Snikt! To you, that may not sound like much, but for the past 35 years that's been the sound of Wolverine's adamantium claws popping out of his fists. If you don't know who Wolverine is, or that adamantium is the strongest metal in comics, I advise you to step away from this article right now. You still have time never to learn a single headache-inducing fact about Marvel Comics' greatest success story.
When Marvel launched its superhero line in the '60s—the Fantastic Four, Spider-Man, Iron Man, the X-Men, and the Incredible Hulk—they were an instant success because they added angst to superhero comics. But then came the '70s, a confusing time for everyone in America. While mainstream culture was grappling with the aftershocks of the sexual revolution and the civil rights movement, Marvel Comics faced slowing sales—due in part to increased competition—and uncertain leadership as one editor-in-chief after another quit.
The solution? New characters! Between 1972 and 1975, Marvel introduced Shang-Chi, Master of Kung Fu (a Bruce Lee knockoff), Blade (a knockoff of blaxploitation starJim Brown), the Punisher (an antihero who killed crooks, just like Dirty Harry), the satirical Howard the Duck, and the cosmic hippie Adam Warlock. At the time, the title most likely to be canceled was the X-Men, a series about a bunch of whitebread squares introduced back in 1963 that was so unpopular that by 1969 it mostly consisted of reprints. Then, in 1975, the X-Men faced the menace of Krakoa ("the island that walks like a man!") and gained a brand new multi-culti lineup consisting of Colossus, a Soviet superhuman; Storm, an African goddess; Nightcrawler, a German goblin/circus performer; Banshee, who was, of course, an Irish guy with an authentic Irish battle cry ("Hannigan's Bog!"); Thunderbird, an American Indian (brought on board solely to be killed off); and, finally, Wolverine.
The new team was an instant hit, and even early indignities—like having their bacon saved by leprechauns—couldn't dampen their rising circulation figures. They went on to sell millions of copies, becoming the biggest comic-book stars of the '70s and '80s. While Wolverine began as a supporting character, his breakout status was acknowledged when he became the first of the X-Men to get his own miniseries in 1982, drawn by Frank Miller (Sin City).
These days, Wolverine has two ongoing solo comic-book series and a blockbuster starring Hugh Jackman, opening on Friday. He features in two of Marvel Comics' biggest franchises (the X-Men and the Avengers). He's got his very own exhibit coming up at MOCCA (Museum of Comic and Cartoon Art), and he's generated more merchandise than will ever fit in your mom's basement. You can buy Wolverine claws, a Wolverine monster truck, Wolverine action figures and busts and plushies and bobble heads and paperweights and coin banks and novels and cologne. Wolverine not only endorses the Schick Quattro Titanium Trimmer; he also approves of 7-11 Slurpees and milk. And like all wildly successful figures in American entertainment, Wolverine is a Canadian.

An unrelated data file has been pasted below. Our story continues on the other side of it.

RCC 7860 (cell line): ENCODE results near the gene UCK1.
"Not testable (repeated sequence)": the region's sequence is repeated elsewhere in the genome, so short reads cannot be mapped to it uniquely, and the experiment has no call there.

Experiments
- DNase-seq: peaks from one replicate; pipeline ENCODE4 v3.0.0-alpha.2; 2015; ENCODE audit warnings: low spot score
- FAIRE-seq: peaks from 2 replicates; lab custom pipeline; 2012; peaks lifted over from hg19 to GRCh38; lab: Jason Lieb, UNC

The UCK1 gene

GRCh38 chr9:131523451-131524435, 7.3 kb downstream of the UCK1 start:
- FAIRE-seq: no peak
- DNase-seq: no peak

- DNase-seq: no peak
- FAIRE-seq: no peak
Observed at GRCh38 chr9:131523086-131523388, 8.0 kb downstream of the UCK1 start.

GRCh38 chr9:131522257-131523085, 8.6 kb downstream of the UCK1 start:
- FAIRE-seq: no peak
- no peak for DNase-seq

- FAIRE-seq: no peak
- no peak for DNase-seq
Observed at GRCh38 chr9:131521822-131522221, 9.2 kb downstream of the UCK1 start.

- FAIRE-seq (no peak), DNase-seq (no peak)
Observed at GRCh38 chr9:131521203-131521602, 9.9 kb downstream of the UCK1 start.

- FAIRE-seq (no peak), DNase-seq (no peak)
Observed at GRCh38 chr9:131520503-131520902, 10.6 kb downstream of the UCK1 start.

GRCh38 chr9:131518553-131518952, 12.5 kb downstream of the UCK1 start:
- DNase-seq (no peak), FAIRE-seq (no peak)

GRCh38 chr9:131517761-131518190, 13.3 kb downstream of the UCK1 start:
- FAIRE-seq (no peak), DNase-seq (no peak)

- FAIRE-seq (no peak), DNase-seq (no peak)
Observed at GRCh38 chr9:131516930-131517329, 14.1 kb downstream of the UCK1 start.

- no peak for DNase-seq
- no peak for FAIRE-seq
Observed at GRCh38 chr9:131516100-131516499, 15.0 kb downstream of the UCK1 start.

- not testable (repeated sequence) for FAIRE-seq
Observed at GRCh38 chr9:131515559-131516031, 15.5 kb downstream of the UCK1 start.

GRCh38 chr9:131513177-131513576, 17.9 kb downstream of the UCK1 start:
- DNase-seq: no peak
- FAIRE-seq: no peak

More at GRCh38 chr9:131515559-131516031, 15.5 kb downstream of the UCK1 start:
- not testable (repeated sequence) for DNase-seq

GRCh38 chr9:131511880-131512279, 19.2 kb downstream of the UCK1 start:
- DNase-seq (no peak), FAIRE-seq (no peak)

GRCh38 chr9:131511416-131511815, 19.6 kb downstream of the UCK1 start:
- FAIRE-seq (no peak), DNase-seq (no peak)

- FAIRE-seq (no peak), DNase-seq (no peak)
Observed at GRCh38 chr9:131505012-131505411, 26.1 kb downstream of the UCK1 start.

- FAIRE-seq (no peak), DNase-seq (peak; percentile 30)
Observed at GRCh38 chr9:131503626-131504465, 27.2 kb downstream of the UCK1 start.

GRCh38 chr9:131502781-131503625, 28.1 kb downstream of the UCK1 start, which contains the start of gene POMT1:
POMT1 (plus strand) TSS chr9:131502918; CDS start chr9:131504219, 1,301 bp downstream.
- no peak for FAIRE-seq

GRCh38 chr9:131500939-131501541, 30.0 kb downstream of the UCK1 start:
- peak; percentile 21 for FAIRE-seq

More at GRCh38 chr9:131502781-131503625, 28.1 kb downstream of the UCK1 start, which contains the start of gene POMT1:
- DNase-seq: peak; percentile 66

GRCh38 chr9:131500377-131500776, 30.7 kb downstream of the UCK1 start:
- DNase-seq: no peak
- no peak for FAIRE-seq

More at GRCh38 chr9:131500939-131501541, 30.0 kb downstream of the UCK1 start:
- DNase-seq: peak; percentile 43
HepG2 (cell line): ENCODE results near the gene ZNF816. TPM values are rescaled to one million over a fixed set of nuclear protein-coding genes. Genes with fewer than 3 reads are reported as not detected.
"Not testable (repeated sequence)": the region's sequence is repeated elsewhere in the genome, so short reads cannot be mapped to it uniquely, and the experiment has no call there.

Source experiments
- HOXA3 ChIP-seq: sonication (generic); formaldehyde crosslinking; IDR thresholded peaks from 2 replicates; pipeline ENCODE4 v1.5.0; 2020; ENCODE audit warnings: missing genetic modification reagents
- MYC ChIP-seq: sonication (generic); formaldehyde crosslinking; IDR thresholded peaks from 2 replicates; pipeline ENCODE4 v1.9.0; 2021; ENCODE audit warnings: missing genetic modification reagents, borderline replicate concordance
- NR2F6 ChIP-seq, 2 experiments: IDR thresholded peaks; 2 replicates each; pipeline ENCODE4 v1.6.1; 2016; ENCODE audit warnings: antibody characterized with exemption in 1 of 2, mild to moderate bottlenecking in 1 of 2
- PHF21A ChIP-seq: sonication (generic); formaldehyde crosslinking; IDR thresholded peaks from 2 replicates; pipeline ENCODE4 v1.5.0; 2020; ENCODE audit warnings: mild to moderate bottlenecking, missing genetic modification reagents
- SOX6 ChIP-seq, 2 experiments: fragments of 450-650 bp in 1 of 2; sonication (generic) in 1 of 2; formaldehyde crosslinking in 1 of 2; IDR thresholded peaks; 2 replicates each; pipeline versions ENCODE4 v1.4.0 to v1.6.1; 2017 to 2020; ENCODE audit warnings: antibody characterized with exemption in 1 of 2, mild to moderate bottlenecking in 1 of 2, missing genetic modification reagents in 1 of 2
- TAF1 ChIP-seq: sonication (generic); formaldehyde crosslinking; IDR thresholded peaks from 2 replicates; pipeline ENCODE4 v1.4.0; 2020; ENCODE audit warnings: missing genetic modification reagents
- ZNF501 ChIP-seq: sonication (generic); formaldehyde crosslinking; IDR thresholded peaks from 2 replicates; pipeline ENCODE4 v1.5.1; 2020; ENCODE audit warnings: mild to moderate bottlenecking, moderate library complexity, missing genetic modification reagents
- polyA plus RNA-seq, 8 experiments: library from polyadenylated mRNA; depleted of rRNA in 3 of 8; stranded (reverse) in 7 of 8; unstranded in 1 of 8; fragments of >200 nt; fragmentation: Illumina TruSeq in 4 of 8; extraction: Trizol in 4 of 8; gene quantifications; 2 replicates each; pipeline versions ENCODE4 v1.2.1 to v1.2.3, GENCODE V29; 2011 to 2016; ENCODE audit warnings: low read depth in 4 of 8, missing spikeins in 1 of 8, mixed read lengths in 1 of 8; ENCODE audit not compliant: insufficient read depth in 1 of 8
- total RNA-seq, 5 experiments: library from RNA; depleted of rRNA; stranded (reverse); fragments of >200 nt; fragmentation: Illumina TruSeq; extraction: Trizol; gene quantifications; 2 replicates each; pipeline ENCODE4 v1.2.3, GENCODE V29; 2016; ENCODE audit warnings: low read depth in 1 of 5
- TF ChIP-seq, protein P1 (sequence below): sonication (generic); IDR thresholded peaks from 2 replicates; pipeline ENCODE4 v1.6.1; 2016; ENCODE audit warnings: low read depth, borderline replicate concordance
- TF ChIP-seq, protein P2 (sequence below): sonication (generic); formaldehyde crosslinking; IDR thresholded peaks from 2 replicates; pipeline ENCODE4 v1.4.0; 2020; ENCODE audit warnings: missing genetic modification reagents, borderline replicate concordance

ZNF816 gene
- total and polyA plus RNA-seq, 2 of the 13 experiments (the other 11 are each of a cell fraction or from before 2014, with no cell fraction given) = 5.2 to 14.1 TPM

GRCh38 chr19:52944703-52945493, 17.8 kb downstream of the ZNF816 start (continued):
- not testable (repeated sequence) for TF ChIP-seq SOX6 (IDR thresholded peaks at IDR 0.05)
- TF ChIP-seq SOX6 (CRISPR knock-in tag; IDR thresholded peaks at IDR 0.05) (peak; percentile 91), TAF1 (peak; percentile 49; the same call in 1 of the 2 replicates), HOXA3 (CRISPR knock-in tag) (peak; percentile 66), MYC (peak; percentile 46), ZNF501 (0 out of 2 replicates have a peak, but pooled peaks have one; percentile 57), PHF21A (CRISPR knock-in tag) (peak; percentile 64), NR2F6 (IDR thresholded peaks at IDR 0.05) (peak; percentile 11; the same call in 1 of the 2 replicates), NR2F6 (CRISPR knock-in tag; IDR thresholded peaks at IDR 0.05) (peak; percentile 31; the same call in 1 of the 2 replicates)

In 1975, he beganas a loner with a shadowy past, and whatever character he had was mostly Canadian caricature. He loved beer and fighting; he dropped his g's and called people "Bub." With a superhuman healing factor, super senses, a skeleton reinforced with metal and retractable claws made of adamantium, he embodied every tough-guy cliché in pulp fiction: hints of dark deeds committed years ago that are better forgotten, a penchant for berserker rages, a love of cowboy hats and fringed leather jackets, a Clint Eastwood-style cigarillo, baroque facial hair, a motorcycle, and some of the corniest street dialogue this side of the Bowery Boys.
In his third appearance, Wolverine snarls at another character, "Just do us all a favor and spare the soap opera, huh?" This kind of repartee was the work of Chris Claremont, the soapiest writer in comic books, who authored the X-Men for 16 years. The X team leader was usually Cyclops, gifted with the power to brood endlessly, and he loved Jean "Dead Girl" Grey, who has been killed and reheated more times than last week's meatloaf. The classic Claremont pose is either a character, head hung in shame with two enormous rivers of tears running down the cheeks as he or she delivers a self-loathing monologue, or a character with head thrown back and mouth open in a shout of rage, shaking tiny fists at heaven and vowing that the whole world will soon learn about his or her feelings.